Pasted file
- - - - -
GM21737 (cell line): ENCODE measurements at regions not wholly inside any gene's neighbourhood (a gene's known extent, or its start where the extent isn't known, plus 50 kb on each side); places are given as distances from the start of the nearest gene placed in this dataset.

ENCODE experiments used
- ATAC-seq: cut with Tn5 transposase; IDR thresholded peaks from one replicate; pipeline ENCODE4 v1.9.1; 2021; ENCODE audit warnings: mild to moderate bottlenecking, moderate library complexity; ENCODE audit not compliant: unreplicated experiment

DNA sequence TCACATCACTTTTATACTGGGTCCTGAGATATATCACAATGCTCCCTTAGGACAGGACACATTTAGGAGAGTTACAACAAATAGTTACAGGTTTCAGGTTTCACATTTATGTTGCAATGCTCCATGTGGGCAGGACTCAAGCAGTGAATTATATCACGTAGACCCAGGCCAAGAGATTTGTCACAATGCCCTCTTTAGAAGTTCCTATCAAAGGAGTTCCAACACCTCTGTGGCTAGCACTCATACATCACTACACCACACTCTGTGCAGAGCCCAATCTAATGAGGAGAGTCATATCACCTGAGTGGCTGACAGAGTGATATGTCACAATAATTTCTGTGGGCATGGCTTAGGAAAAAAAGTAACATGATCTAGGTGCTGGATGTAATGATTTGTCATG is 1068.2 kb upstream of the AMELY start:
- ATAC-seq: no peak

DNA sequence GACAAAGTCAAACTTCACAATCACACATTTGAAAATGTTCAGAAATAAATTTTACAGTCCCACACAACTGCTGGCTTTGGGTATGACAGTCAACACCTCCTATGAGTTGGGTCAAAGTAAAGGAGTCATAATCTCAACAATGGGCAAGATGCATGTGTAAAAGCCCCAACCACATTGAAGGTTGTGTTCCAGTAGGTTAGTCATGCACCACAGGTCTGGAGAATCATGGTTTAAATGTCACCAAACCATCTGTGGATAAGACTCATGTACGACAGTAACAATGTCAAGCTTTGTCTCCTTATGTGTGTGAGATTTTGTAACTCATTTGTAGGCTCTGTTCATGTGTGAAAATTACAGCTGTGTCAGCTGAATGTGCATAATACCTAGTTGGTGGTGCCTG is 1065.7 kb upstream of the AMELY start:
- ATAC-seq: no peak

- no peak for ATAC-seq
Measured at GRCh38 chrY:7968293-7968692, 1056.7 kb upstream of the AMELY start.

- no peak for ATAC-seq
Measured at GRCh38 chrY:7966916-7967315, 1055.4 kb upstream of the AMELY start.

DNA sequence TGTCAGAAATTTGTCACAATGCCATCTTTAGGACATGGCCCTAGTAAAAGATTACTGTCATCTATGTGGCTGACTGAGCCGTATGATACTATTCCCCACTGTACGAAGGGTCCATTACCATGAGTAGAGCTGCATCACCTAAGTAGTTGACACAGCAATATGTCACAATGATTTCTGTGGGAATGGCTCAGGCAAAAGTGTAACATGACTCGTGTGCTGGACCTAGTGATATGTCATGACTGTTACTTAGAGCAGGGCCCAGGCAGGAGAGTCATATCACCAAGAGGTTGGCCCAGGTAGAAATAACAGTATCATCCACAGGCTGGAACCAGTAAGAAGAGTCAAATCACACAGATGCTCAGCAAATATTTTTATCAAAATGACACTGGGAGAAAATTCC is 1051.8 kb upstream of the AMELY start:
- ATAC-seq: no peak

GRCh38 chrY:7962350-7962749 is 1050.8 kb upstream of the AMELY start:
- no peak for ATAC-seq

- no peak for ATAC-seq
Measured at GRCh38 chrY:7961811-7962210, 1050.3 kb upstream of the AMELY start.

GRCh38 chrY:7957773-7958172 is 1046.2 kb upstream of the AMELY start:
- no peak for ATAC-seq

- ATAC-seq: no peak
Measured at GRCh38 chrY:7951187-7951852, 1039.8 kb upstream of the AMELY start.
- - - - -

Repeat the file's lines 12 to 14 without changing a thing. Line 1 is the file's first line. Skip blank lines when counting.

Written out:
DNA sequence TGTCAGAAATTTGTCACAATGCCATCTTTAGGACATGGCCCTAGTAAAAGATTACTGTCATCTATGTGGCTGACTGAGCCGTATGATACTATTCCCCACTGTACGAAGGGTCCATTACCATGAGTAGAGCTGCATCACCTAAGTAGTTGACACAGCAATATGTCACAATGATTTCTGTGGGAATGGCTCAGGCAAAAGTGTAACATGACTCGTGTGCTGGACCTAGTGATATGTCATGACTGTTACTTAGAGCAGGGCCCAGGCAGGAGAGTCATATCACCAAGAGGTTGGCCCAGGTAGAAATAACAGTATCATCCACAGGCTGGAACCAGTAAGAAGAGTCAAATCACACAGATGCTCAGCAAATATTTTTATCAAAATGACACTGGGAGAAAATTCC is 1051.8 kb upstream of the AMELY start:
- ATAC-seq: no peak

GRCh38 chrY:7962350-7962749 is 1050.8 kb upstream of the AMELY start: